Feeling 'Meh'?

There's a high chance it could be to do with your hormones... Specifically your Testosterone levels.

Common Low-T Symptoms 

Mention "Testosterone" and the first images that spring to mind are muscles and masculinity; but in reality it's so much more than that...

Testosterone promotes attention, memory, spatial reasoning, and energy — essentially, it makes you sharper — it also regulates mood and bone strength. And, of course, it famously increases libido and muscle mass.

When Testosterone levels get too low, men can begin to feel fatigued, lose sexual interest, gain weight, and lose muscle. In addition, there is a link between low testosterone levels and depression.

A drop in testosterone doesn't always interfere with sex, but it can make it more difficult for your brain and body to get aroused. Some men may notice a drop in libido, while others may lose interest in sex completely. Low testosterone can also make it tougher to get or keep an erection.

When a man's level falls below the optimal level it can lead to a number of common symptoms:- 

1. Low sex drive
Testosterone plays a key role in libido (sex drive) in men. Some men may experience a decline in sex drive as they age. However, someone with low T will likely experience a more drastic drop in their desire to have sex.

2. Difficulty with erection
While testosterone stimulates a man’s sex drive, it also aids in achieving and maintaining an erection. Testosterone alone doesn’t cause an erection, but it stimulates receptors in the brain to produce nitric oxide.

Nitric oxide is a molecule that helps trigger a series of chemical reactions necessary for an erection to occur. When testosterone levels are too low, a man may have difficulty achieving an erection prior to sex or having spontaneous erections (for example, during sleep).

However, testosterone is only one of many factors that aid in adequate erections. Research is inconclusive regarding the role of testosterone replacement in the treatment of erectile dysfunction.

3. Low semen volume
Testosterone plays a role in the production of semen, which is the milky fluid that aids in the motility of sperm. Men with low T will often notice a decrease in the volume of their semen during ejaculation.

4. Hair loss
Testosterone plays a role in several body functions, including hair production. Balding is a natural part of aging for many men. While there is an inherited component to balding, men with low T may experience a loss of body and facial hair, as well.

5. Fatigue
Men with low T have reported extreme fatigue and decrease in energy levels. You might have low T if you’re tired all of the time despite getting plenty of sleep or if you’re finding it harder to get motivated to exercise.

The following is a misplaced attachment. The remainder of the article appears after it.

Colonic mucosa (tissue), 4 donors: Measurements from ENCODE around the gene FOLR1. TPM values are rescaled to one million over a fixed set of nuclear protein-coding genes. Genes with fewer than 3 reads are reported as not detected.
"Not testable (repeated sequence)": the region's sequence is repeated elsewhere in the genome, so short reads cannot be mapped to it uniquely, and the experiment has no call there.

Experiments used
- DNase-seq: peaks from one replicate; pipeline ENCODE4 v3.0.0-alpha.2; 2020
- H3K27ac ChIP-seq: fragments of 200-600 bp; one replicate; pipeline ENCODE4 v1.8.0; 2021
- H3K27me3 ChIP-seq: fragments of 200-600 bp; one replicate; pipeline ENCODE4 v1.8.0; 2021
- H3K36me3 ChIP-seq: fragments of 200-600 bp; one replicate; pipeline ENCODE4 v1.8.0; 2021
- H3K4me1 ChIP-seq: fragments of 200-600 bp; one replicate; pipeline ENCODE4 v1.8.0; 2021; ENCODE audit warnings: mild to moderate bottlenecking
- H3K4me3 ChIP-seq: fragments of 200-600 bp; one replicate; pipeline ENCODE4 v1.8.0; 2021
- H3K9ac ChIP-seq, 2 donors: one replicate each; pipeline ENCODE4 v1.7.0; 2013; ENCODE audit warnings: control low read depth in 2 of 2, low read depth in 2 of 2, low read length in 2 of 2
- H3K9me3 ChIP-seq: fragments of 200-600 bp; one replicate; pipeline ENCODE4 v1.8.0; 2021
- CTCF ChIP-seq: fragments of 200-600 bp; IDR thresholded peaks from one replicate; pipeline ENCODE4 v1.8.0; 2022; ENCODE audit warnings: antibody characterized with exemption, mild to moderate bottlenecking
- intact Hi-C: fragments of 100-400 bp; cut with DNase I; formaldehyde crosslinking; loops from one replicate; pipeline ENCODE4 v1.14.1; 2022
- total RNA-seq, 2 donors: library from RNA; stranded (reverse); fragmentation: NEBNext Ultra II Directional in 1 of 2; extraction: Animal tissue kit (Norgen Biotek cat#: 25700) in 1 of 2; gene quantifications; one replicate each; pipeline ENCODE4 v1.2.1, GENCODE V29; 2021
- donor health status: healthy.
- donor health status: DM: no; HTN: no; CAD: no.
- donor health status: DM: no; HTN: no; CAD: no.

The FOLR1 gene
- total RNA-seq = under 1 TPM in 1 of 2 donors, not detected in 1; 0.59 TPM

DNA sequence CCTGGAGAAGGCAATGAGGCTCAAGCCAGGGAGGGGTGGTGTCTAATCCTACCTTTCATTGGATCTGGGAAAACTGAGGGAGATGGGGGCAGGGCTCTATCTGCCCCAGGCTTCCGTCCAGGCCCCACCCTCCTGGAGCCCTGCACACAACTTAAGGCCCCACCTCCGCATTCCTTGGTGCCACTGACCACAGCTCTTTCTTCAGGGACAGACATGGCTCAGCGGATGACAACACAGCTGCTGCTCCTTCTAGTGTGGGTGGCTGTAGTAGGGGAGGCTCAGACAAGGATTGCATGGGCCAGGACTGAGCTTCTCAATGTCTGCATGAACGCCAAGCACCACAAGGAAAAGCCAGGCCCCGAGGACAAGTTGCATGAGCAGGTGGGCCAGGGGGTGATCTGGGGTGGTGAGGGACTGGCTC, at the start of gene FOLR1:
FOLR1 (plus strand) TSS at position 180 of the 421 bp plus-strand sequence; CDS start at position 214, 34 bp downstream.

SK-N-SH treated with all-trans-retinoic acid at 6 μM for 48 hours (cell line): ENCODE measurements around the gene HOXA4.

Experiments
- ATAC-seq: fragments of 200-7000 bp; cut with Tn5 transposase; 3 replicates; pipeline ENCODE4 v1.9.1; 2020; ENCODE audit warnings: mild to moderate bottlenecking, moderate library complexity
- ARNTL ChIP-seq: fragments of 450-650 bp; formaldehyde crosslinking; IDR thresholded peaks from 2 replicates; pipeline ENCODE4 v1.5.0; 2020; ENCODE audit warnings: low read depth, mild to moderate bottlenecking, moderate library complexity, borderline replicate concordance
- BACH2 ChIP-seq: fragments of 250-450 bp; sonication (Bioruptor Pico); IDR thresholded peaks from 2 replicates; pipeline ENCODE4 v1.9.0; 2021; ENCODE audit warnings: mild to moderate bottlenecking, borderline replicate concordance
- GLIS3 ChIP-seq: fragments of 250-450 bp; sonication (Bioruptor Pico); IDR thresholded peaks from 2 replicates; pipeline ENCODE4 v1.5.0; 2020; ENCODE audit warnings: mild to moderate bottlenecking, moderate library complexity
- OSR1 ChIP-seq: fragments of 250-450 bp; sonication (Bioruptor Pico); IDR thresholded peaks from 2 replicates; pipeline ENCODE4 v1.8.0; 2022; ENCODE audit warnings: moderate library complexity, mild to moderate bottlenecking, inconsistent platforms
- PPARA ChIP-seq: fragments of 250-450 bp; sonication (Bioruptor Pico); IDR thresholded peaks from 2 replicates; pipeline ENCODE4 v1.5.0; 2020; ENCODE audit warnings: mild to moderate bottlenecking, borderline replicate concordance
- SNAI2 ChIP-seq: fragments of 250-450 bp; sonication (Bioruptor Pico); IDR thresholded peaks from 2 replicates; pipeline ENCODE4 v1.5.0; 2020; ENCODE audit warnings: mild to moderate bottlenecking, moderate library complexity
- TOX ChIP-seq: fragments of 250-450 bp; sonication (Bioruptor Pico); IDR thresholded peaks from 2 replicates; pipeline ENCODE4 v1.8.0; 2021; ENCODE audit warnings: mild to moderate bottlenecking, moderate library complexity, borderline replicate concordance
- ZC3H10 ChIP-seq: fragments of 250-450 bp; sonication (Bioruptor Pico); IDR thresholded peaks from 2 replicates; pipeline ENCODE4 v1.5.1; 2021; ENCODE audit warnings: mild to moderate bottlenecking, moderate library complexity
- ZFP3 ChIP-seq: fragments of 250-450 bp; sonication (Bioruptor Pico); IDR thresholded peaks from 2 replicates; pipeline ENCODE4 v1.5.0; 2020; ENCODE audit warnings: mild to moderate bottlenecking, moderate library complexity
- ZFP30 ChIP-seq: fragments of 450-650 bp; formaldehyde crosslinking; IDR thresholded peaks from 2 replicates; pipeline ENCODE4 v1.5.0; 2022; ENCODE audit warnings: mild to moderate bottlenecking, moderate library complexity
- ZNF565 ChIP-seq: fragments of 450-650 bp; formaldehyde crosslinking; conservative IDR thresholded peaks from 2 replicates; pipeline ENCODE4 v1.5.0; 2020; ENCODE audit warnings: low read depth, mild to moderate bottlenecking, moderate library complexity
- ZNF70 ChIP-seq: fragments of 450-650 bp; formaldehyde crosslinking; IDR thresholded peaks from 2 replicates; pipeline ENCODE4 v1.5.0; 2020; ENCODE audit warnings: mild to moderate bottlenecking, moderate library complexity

6. Loss of muscle mass
Because testosterone plays a role in building muscle, men with low T might notice a decrease in muscle mass. StudiesTrusted Source have shown testosterone affects muscle mass, but not necessarily strength or function.

7. Increased body fat
Men with low T may also experience increases in body fat. In particular, they sometimes develop gynecomastia, or enlarged breast tissue. This effect is believed to occur due to an imbalance between testosterone and estrogen within men.

8. Decreased bone mass
Osteoporosis, or the thinning of bone mass, is a condition often associated with women. However, men with low T can also experience bone loss. Testosterone helps produce and strengthen bone. So men with low T, especially older men, have lower bone volume and are more susceptible to bone fractures.

9. Mood changes
Men with low T can experience changes in mood. Because testosterone influences many physical processes in the body, it can also influence mood and mental capacity. ResearchTrusted Source suggests that men with low T are more likely to face depression, irritability, or a lack of focus.

10. Affected memory
Both testosterone levels and cognitive functions — particularly memory — decline with age. As a result, doctors have theorized that lower testosterone levels could contribute to affected memory.

According to a research study published in the Journal of the American Medical AssociationTrusted Source, some smaller research studies have linked testosterone supplementation with improved memory in men with low levels. However, the study’s authors did not observe memory improvements in their study of 493 men with low testosterone levels who took testosterone or a placebo.